The record levels of temporary workers includes international students in Canada on a Post Graduation Work Permit (PGWP).  With the extremely high numbers of international students in Canada in recent years and the widespread availability of PGWPs (a policy which has undergone significant changes in 2024), it’s likely that there are high numbers of student graduates applying for permanent residency to stay in Canada. 

Unfortunately, due to the mismatch in demand for skills in Canada and the programs international students studied, international students often end up working in roles in the food services sector. These roles can help international students meet the qualifying criteria for Canada’s PNPs. They may also qualify for Canada’s Express Entry, especially if they are promoted to a supervisory position. 

What Can Applicants Do If A PNP Is Paused?

If you’re in the unfortunate position of being eligible for a Provincial Nominee Program that has paused applications due to demand, there are a few steps you can consider:

  1. Check to see if you’re eligible for other PNPs. For instance, those who are eligible for the Nova Scotia Skilled Worker program may also be eligible for the Atlantic Immigration Program.
  2. Wait for the program intake to reopen if you can. Each of the programs discussed above will likely reopen, many within the next 12 months. If you have enough time left on your existing work permit to wait for the intake to reopen, it’s worthwhile spending that time gathering the documents you need to apply and improving any skills that could increase your odds of success. These factors might include additional work experience, higher language proficiency or learning French, or further education.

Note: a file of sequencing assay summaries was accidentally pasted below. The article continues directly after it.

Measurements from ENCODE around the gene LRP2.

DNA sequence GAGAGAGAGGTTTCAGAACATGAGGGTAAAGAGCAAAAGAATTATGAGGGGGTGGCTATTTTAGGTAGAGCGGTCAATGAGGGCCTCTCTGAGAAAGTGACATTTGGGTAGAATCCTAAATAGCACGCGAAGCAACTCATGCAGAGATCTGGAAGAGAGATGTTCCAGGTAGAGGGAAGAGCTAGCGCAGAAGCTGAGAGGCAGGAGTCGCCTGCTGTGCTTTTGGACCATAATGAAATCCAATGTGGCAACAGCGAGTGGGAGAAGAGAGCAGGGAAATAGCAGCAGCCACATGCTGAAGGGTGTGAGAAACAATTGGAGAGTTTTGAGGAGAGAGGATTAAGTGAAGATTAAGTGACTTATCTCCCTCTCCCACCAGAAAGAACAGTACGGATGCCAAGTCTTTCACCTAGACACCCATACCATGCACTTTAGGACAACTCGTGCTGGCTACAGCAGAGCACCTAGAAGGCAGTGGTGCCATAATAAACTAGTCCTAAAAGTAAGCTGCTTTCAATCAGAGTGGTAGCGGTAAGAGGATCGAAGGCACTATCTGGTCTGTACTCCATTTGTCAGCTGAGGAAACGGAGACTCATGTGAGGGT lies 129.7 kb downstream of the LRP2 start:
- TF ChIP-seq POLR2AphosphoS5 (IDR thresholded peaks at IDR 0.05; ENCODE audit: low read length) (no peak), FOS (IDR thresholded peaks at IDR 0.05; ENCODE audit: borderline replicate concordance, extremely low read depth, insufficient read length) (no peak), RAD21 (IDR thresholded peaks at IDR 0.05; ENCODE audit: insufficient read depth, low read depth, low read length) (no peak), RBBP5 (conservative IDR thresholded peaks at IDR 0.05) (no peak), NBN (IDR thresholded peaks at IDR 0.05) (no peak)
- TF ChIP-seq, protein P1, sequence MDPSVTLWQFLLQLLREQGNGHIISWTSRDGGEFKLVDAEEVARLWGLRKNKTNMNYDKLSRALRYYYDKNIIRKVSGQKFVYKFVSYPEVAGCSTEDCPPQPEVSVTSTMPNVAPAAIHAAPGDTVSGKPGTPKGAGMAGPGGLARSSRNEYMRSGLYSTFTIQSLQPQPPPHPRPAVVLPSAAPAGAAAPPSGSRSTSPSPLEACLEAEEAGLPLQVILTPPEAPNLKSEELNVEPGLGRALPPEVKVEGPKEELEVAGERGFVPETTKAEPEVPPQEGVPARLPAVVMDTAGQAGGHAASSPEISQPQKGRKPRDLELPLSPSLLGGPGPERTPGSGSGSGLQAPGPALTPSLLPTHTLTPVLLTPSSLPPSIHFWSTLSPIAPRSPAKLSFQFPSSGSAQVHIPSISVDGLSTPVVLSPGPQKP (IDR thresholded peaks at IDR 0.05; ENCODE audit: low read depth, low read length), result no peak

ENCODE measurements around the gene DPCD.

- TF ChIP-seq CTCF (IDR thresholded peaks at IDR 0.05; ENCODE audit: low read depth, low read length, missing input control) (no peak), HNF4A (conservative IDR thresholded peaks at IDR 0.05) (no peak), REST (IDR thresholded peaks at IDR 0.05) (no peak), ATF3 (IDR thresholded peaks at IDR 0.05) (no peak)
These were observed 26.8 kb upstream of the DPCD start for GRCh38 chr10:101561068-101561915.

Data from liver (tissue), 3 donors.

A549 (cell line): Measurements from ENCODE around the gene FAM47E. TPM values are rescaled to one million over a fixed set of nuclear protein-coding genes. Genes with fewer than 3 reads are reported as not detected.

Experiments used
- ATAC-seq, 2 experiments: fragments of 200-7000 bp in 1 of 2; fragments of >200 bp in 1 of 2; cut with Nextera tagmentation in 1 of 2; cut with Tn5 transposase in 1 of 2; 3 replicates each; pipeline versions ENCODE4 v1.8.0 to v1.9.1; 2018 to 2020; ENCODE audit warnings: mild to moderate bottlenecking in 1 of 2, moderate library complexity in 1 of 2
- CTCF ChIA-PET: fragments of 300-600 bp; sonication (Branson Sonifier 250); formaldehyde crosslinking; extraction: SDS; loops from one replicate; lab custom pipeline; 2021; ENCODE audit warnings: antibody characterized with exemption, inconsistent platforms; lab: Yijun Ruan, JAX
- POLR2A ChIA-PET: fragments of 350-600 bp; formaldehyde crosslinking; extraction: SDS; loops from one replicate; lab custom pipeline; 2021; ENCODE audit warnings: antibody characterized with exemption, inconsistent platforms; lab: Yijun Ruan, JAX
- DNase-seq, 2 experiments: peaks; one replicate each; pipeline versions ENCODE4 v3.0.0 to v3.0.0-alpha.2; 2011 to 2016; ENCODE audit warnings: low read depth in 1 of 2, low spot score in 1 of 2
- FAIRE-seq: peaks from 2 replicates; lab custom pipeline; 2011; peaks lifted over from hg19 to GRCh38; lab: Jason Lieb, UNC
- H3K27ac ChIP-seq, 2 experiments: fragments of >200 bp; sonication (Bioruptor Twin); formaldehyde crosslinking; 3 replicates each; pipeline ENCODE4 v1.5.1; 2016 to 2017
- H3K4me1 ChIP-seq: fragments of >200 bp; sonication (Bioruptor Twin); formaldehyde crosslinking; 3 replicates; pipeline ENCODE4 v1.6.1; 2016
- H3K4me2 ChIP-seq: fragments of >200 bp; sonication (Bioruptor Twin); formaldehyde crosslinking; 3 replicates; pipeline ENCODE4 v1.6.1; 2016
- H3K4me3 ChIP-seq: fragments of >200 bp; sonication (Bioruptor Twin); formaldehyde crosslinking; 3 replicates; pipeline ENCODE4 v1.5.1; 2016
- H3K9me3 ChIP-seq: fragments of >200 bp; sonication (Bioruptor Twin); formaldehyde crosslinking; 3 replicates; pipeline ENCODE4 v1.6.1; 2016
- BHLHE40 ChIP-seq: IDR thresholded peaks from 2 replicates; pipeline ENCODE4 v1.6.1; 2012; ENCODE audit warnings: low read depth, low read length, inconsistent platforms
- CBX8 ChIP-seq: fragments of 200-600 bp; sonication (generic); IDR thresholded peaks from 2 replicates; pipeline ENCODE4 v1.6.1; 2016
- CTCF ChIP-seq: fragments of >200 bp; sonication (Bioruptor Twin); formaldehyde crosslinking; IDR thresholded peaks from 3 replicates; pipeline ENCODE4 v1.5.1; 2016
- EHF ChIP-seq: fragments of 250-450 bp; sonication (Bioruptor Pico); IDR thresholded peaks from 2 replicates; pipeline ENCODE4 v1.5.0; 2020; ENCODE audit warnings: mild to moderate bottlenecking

3. Work towards meeting the requirements of another program if you’re not already eligible. This is risky, however, since this year has shown that immigration programs can change at any moment.

About the author

Stephanie Ford profile picture

Stephanie Ford

Finance, Law and Immigration Writer
Stephanie is a content marketer who has written for law firms (with a focus on immigration and privacy), legal tech companies, and finance professionals for more than 9 years. She earned a Bachelor of Laws and a Graduate Diploma in Financial Planning in Australia. Stephanie is now a permanent resident of Canada and a full-time writer at Moving2Canada.
Read more about Stephanie Ford
Citation "More PNPs Paused: Yukon and New Brunswick PNPs With Overwhelming Demand." Moving2Canada. . Copy for Citation